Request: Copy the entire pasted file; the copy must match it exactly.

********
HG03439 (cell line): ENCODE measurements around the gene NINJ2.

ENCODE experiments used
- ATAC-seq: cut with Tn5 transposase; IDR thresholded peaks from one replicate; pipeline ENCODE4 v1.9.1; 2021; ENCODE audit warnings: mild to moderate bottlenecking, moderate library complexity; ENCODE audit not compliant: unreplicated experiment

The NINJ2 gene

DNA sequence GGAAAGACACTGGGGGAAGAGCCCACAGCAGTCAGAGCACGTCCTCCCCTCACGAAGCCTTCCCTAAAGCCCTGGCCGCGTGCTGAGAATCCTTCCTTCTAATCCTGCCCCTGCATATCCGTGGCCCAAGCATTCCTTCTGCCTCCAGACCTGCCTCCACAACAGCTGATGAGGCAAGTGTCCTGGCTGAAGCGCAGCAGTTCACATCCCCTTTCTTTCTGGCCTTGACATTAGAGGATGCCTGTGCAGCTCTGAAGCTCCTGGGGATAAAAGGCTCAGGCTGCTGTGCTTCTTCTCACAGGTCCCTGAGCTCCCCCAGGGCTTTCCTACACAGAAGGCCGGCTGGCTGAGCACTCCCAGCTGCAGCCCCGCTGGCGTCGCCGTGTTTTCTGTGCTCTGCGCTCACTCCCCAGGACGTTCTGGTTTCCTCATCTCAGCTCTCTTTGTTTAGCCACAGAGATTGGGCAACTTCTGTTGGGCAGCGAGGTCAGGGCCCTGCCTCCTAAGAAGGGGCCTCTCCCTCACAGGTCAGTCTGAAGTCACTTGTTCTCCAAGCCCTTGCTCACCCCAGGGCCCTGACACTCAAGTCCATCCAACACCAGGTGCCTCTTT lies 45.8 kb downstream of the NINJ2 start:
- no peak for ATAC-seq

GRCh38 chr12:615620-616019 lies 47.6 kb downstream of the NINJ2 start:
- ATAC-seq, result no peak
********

HG03439 (cell line): ENCODE measurements around the gene NINJ2.

ENCODE experiments used
- ATAC-seq: cut with Tn5 transposase; IDR thresholded peaks from one replicate; pipeline ENCODE4 v1.9.1; 2021; ENCODE audit warnings: mild to moderate bottlenecking, moderate library complexity; ENCODE audit not compliant: unreplicated experiment

The NINJ2 gene

DNA sequence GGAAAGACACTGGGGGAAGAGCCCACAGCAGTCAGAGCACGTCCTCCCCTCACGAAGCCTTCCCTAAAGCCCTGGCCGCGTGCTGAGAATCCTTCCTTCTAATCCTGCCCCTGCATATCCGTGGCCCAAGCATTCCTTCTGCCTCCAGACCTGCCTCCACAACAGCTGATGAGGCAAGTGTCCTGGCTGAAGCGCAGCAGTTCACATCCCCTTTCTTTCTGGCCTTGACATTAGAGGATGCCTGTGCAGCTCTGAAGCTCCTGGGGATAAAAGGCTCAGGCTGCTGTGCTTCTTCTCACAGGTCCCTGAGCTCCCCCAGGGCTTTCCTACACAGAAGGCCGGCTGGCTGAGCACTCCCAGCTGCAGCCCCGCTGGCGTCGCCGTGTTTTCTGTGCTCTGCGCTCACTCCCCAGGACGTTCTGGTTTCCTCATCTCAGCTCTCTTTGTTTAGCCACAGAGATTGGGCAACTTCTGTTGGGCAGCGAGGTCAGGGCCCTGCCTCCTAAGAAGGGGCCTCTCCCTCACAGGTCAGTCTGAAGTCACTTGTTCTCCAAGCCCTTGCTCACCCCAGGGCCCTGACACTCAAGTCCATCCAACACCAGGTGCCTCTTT lies 45.8 kb downstream of the NINJ2 start:
- no peak for ATAC-seq

GRCh38 chr12:615620-616019 lies 47.6 kb downstream of the NINJ2 start:
- ATAC-seq, result no peak